How much iCloud storage will you need?
Apple is giving iCloud users 5 gigabytes of free storage. CNET kicks the tires to see if that's enough for an iPhone and an iPad on the same account.
Apple's iCloud service is just around the corner, and if you plan on using it, you'll want to know whether the freebie 5 gigabytes will be enough, or if you'll need to upgrade to one of Apple's.
I got to wondering that same thing ahead of the service's launch, which Apple will only say is coming sometime this fall, especially given the company's claims that the 5GB should be "plenty of room."
For those who need more, Apple's offering three different storage tiers at $20, $40, and $100 per year, which tack on an additional 10GB, 20GB, and 50GB respectively. As someone with multiple iOS devices who squeezes them to their very fullest, I wanted to see where I'd stand. And with a beta version of iCloud up and running for developers to kick the tires on, I did just that.
The long and the short of it is that 5GB appears to be more than enough space for users with numerous iOS devices on one account, however some apps could push you past that limit and even get in the way of backups.
I found that out the hard way with Rdio, a subscription music service with an iPhone and iPad app that's able to store music on your device. Having that app on both devices meant it alone would take up more than 60 percent of my iCloud storage set aside for backups. Worse yet, it meant I couldn't even start an iCloud backup on the second device I wanted to back up without first jumping to one of the paid plans. More on why that's the case, and how I worked around it a little later on.
What counts, what doesn't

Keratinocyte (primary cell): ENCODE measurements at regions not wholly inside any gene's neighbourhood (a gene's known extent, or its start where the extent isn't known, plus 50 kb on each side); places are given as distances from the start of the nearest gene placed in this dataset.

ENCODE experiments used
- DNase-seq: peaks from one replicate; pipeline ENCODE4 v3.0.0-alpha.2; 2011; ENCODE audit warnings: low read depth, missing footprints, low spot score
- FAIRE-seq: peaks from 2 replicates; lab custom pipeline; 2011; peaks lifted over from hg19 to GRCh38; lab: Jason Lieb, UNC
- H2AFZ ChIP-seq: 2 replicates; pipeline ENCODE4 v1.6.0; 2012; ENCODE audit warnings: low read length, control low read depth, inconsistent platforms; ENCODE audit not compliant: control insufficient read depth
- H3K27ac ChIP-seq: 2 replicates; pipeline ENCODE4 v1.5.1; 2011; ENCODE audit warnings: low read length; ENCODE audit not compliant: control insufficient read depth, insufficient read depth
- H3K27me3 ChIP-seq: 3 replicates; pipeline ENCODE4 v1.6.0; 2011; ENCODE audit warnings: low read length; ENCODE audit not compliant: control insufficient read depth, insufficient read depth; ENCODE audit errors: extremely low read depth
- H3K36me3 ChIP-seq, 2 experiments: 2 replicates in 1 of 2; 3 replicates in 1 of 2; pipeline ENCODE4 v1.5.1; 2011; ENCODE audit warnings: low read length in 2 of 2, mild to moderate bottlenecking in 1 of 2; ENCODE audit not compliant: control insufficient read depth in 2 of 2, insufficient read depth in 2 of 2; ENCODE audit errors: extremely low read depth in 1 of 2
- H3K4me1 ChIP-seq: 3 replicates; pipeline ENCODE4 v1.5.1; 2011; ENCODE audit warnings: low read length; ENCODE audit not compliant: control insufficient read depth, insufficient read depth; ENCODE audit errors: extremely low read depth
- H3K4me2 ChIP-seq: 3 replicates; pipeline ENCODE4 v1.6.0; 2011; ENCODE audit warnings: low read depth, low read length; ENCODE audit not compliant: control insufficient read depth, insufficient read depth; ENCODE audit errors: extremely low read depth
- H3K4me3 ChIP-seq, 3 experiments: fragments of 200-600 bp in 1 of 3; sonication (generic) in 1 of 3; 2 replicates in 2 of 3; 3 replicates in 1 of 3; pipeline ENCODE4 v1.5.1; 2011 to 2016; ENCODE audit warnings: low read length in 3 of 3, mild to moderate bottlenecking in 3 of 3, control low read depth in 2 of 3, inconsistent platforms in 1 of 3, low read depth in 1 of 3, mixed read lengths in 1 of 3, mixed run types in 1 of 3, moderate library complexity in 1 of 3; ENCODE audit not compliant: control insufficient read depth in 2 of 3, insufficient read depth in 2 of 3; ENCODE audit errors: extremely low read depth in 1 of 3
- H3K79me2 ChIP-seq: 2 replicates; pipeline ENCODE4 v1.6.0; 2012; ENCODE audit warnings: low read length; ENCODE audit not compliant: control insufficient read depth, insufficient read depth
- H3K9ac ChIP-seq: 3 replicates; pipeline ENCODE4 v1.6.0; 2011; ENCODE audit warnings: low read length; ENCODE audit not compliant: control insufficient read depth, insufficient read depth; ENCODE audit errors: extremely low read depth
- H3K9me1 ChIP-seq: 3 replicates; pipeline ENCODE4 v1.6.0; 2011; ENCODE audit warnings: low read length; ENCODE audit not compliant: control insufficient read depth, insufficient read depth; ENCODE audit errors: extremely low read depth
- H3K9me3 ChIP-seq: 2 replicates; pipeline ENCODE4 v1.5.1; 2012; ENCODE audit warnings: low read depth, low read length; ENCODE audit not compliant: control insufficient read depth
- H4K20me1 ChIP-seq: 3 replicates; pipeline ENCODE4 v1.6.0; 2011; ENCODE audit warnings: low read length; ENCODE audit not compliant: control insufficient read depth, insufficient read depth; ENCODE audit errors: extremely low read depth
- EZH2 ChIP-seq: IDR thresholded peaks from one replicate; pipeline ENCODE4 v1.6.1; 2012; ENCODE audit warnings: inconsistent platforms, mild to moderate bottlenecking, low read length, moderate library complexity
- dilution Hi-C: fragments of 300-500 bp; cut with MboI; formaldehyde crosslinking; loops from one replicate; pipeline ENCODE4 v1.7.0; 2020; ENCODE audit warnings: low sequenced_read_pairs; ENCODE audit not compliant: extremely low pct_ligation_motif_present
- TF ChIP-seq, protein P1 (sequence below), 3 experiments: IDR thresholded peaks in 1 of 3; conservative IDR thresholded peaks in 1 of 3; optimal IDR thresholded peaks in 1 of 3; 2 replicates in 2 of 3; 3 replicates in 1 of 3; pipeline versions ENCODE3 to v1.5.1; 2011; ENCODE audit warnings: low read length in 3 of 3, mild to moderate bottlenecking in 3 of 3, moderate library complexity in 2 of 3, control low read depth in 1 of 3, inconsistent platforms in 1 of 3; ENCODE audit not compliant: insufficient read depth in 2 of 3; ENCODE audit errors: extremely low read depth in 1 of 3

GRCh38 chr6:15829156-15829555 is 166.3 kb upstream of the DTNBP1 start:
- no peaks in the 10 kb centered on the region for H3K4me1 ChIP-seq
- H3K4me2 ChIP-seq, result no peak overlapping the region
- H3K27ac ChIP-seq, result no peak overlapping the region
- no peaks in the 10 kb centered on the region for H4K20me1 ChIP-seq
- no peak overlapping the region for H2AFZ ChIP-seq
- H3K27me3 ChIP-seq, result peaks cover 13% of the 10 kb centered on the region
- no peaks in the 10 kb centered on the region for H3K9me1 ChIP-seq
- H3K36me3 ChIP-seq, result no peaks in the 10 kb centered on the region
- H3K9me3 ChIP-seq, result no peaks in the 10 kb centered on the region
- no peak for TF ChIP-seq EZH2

As mentioned earlier, I keep my devices filled with apps and content. My iPhone has 164 apps on it right now, and that's a list I've whittled down. My cumulative app library back on iTunes proper? 1,318. The good news is that with Apple's system, it doesn't really matter if you have one or 1,000 extra apps on your phone, because apps don't count against iCloud's limit. Nor do purchased music, books TV shows or photos you've got synced up through the shared Photo Stream Feature. However, some apps with those same types of media content (though not from Apple) can have a bigger storage footprint than others.
The real reason you need storage with iCloud is for its backup service. Something that's entirely optional if you plan on storing device backups on your computer through iTunes, but that provides a good piece of mind and convenience if you plan on using an iOS 5 device without tying it to a Mac or PC running iTunes. That backup service promises to help in the case of an absolute computer and/or device disaster by saving an exact image of it on Apple's servers. Computer or iPhone flies out of a window of a plane at 30,000 feet, only to fall into lava? Your replacement iOS gadget just pulls down the backup of that lost device from Apple's servers like it never happened.